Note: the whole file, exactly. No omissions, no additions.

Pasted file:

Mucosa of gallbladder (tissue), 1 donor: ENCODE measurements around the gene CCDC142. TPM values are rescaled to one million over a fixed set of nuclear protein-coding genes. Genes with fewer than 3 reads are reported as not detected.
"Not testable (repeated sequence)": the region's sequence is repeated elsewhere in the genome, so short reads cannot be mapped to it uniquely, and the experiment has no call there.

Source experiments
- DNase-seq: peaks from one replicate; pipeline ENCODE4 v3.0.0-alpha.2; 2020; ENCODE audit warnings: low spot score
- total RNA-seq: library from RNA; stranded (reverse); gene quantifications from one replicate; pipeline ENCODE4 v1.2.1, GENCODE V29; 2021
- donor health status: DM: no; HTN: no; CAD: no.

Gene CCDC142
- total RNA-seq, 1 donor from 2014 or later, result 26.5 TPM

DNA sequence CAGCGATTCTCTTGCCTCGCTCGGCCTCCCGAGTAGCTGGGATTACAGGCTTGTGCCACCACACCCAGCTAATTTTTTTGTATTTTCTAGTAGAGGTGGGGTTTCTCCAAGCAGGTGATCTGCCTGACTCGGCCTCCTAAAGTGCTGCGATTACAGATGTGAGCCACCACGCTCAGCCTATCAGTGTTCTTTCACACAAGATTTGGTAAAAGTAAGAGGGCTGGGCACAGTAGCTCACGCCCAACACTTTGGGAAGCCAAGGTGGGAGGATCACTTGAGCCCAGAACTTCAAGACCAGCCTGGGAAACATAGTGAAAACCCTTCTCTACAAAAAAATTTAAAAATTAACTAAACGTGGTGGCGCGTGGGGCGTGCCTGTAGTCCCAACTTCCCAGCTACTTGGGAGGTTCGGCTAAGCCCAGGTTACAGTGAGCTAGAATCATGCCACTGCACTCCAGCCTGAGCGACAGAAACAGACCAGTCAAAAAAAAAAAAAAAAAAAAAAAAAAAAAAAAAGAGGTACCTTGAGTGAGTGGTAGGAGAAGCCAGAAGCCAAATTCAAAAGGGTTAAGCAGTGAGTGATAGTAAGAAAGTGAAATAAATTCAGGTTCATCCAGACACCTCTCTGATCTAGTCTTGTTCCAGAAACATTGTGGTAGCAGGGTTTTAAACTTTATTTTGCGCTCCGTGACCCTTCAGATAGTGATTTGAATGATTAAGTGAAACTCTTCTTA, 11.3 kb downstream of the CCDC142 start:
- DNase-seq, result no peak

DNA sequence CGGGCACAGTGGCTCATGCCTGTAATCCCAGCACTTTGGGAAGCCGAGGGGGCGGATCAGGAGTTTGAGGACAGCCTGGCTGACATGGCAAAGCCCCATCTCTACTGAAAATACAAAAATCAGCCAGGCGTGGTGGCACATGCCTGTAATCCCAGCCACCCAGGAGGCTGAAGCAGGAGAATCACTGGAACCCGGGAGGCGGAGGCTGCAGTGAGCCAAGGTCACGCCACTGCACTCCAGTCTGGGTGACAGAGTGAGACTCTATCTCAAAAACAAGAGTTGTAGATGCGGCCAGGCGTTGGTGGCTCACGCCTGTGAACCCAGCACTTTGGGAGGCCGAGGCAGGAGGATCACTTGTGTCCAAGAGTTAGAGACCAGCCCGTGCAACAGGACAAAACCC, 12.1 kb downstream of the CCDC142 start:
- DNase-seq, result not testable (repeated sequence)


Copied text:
Mucosa of gallbladder (tissue), 1 donor: ENCODE measurements around the gene CCDC142. TPM values are rescaled to one million over a fixed set of nuclear protein-coding genes. Genes with fewer than 3 reads are reported as not detected.
"Not testable (repeated sequence)": the region's sequence is repeated elsewhere in the genome, so short reads cannot be mapped to it uniquely, and the experiment has no call there.

Source experiments
- DNase-seq: peaks from one replicate; pipeline ENCODE4 v3.0.0-alpha.2; 2020; ENCODE audit warnings: low spot score
- total RNA-seq: library from RNA; stranded (reverse); gene quantifications from one replicate; pipeline ENCODE4 v1.2.1, GENCODE V29; 2021
- donor health status: DM: no; HTN: no; CAD: no.

Gene CCDC142
- total RNA-seq, 1 donor from 2014 or later, result 26.5 TPM

DNA sequence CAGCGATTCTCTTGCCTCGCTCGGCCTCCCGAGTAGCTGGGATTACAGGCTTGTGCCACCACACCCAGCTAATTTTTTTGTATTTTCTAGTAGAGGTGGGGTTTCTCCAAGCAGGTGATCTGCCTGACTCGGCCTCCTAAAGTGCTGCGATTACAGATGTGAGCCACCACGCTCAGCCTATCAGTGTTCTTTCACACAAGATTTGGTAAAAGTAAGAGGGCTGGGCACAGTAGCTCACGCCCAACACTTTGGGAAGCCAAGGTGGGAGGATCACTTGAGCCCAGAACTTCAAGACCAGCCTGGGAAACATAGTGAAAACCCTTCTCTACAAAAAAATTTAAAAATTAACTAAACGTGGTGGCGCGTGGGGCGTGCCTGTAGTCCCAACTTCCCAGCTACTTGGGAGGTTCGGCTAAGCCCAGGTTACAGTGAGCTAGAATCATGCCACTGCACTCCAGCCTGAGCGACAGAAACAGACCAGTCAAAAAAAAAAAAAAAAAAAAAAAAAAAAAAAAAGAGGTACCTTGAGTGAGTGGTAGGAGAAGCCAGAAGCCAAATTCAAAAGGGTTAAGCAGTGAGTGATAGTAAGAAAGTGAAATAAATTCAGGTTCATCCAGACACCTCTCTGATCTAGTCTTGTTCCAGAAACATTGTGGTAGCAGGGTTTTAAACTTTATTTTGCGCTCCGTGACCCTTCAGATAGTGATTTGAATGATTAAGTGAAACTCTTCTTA, 11.3 kb downstream of the CCDC142 start:
- DNase-seq, result no peak

DNA sequence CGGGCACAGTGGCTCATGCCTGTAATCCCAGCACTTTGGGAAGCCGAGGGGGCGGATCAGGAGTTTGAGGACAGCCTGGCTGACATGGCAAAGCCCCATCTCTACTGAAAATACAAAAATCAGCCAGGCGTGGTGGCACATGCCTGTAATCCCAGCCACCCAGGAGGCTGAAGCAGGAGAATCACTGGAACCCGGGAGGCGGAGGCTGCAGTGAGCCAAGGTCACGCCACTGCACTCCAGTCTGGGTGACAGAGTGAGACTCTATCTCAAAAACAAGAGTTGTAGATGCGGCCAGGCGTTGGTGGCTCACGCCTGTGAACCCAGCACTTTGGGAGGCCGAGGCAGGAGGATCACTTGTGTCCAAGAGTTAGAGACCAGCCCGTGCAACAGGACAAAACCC, 12.1 kb downstream of the CCDC142 start:
- DNase-seq, result not testable (repeated sequence)